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I know how to test an ie version using the conditional comments. But, I found out a good and clean way to do it, by testing a javascript method and check if it's supported or not, like:

if(  document.addEventListener  ){
    alert("you got IE9 or greater");
}

But, I don't know how to test it if it's an specific version (like, I want to do something if it's IE8, but not if it's IE7 or IE9 nor other version.

I could use James Panolsey's solution

var ie = (function(){

    var undef,
        v = 3,
        div = document.createElement('div'),
        all = div.getElementsByTagName('i');

    while (
        div.innerHTML = '<!--[if gt IE ' + (++v) + ']><i></i><![endif]-->',
        all[0]
    );

    return v > 4 ? v : undef;

}());

But it does test using Conditional Comments.


Why not Conditional Comments? Because of the Standards mode. As Microsoft states in their website and in the dev center, they do NOT support it in their new versions:

Important As of Internet Explorer 10, conditional comments are no longer supported by standards mode. Use feature detection to provide effective fallback strategies for website features that aren't supported by the browser. For more info about standards mode, see Defining Document Compatibility.


Testing by a valid Method is more efficient in my POV, But I don't know how to do it in a way to specific the version ... ("Using this you can test for that version"). The only one that I know is the above one that I used as example. Is there others methods that I could use to test it? or not?

share|improve this question
2  
If you only need to test for a specific version that does support conditional comments, and ignore all newer versions, then you can use conditional comments just fine. Otherwise, just use feature detection as in your addEventListener example. – BoltClock May 5 '14 at 13:25
    
Have a look at modernizr.com – Jay Blanchard May 5 '14 at 13:25
1  
test for different things, like for canvas <= ie9 – Daenu May 5 '14 at 13:25
    
@BoltClock I needed to test if it's ie for a function and if it's ie >= 11 for other. I just don't know where to look to find when some methods started being supported. so I could use them to test for specific functions. I just know the addEventListener atm. @pc-shooter said to test for canvas for example, that is a good one, but I want more, and don't know any nor where to look. – Michel Ayres May 5 '14 at 13:29
1  
@MichelAyres - Look for the actual features you need. Don't try to guess at the browser based upon something or another being true. This is a fragile mess that the web community has been breaking free of for the past 10 years. – Jeremy J Starcher May 5 '14 at 13:34

While feature detection can be very useful, and is sometimes the quickest way to distinguish between supportive and non-supportive browser versions, detecting IE and its versions is actually a piece of cake:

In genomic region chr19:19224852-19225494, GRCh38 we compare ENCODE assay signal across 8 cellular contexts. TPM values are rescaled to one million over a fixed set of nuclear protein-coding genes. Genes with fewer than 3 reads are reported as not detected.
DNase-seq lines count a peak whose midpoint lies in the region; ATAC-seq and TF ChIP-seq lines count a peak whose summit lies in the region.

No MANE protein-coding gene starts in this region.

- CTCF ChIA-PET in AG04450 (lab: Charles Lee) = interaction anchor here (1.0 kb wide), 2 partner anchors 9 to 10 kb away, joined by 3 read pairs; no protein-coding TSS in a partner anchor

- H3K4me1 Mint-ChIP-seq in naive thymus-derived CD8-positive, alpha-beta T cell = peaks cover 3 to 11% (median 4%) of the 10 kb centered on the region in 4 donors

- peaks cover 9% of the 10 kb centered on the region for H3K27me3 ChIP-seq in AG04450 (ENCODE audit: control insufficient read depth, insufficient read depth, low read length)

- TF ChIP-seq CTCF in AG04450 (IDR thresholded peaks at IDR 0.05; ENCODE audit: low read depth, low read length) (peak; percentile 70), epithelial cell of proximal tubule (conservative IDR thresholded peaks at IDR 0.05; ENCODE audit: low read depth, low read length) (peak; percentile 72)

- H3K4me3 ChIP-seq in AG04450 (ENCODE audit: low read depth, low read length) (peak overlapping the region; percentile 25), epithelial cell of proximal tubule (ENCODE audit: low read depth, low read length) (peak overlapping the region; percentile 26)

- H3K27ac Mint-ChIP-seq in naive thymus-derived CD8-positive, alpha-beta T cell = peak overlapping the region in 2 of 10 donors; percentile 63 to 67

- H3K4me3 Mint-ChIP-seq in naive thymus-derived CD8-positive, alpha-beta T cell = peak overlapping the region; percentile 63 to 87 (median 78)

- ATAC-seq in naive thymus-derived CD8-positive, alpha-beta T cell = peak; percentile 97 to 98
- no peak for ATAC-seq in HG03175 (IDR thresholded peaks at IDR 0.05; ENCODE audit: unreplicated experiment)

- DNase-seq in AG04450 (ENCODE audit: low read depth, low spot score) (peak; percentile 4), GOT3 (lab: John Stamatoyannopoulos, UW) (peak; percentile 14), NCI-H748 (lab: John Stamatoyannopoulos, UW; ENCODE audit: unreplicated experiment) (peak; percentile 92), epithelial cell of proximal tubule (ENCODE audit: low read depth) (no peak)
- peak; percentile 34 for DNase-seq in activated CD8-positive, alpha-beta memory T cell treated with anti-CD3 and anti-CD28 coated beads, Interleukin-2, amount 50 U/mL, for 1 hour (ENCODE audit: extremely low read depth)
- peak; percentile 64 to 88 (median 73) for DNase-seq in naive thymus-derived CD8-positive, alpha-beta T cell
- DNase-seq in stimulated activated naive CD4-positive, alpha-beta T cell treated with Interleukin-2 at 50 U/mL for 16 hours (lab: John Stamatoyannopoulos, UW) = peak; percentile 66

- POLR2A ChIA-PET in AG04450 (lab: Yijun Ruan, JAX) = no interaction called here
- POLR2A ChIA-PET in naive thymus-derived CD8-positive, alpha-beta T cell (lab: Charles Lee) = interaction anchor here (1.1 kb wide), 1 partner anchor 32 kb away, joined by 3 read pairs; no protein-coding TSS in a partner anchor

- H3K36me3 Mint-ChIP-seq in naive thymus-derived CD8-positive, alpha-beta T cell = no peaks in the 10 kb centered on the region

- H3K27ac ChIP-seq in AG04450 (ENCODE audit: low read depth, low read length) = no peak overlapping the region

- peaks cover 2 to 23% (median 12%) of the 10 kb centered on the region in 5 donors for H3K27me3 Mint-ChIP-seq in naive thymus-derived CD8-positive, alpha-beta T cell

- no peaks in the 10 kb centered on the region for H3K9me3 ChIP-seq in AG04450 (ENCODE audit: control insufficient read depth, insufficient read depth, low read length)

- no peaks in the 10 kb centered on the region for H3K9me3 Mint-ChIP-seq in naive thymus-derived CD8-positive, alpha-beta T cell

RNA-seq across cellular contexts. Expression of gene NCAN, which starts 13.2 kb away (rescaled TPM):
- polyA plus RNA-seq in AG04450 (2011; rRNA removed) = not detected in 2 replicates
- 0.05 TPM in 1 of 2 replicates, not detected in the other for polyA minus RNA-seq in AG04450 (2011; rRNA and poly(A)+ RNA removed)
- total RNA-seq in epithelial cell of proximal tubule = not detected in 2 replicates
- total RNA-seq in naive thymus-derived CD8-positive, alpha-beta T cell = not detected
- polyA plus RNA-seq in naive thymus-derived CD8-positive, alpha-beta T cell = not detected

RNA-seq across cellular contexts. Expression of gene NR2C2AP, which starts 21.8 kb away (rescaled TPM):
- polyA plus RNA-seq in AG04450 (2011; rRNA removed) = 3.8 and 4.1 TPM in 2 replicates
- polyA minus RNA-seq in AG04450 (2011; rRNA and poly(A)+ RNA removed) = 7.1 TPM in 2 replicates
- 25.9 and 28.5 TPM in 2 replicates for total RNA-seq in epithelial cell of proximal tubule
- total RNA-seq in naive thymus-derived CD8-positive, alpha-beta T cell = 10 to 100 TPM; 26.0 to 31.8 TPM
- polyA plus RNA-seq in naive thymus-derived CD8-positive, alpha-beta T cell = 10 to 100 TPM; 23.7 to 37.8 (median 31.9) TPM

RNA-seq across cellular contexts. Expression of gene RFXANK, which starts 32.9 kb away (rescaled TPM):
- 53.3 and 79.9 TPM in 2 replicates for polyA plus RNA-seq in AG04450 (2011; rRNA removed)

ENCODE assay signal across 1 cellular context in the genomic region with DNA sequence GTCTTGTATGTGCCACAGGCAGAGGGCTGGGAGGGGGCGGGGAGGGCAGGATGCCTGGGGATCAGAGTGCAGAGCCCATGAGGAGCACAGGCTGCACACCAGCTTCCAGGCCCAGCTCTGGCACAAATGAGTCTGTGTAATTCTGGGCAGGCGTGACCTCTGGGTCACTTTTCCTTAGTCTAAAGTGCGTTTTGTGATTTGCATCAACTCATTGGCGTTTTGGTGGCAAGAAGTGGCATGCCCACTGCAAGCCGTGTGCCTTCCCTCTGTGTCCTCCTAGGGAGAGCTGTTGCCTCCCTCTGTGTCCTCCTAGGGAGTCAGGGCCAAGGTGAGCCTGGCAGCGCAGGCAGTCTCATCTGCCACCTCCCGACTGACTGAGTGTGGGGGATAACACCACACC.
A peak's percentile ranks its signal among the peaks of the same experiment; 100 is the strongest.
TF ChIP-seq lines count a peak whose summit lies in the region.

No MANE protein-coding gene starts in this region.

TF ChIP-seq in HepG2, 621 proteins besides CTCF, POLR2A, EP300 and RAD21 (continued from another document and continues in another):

var uA = navigator.userAgent;
var browser = null;
var ieVersion = null;
var htmlTag = document.documentElement;

if (uA.indexOf('MSIE 6') >= 0) {
    browser = 'IE';
    ieVersion = 6;
}
if (uA.indexOf('MSIE 7') >= 0) {
    browser = 'IE';
    ieVersion = 7;
}
if (document.documentMode) { // as of IE8; strictly IE proprietary 
    browser = 'IE';
    ieVersion = document.documentMode;
}

// Using it can be done like this: 
if (browser == 'IE' && ieVersion == 11)
    htmlTag.className += ' ie11';

.
That's all you need. You're catching higher IEs in lower Modes/Views as well with this script, including Compatibility ~.

share|improve this answer
    
While this could be helpful, you should emphasize a bit more that this doesn't actually detect the browser version, but just the browser mode. That may be what people want - but it may not. (For example, maybe they want to tell people, "Hey; You are in IE9 mode, but you have IE11!") – Andrew Barber Jun 26 '14 at 14:07
    
@AndrewBarber: That's true in itself. But I would think the OP has a more sophisticated objective than that. – Frank Conijn Jun 26 '14 at 14:24
    
I hope so, too; but just in case not - and for the others who will find this via Google; just to make the (potentially minor) difference known. That is definitely the way to detect documentMode, though. A lot less fragile and weird than previous things for versions. – Andrew Barber Jun 26 '14 at 14:26
    
@AndrewBarber: Actually, I don't think one can tell IE versions from modes/views. An IE11 in IE8 mode carries/sends out the uA of IE8. The original IE8 uA, without any 'marking' that it is actually IE11 in IE8 mode/view. – Frank Conijn Jun 26 '14 at 20:40
    
Correct; you can't. Which is why I suggested adding the clarification. :) – Andrew Barber Jun 26 '14 at 21:08

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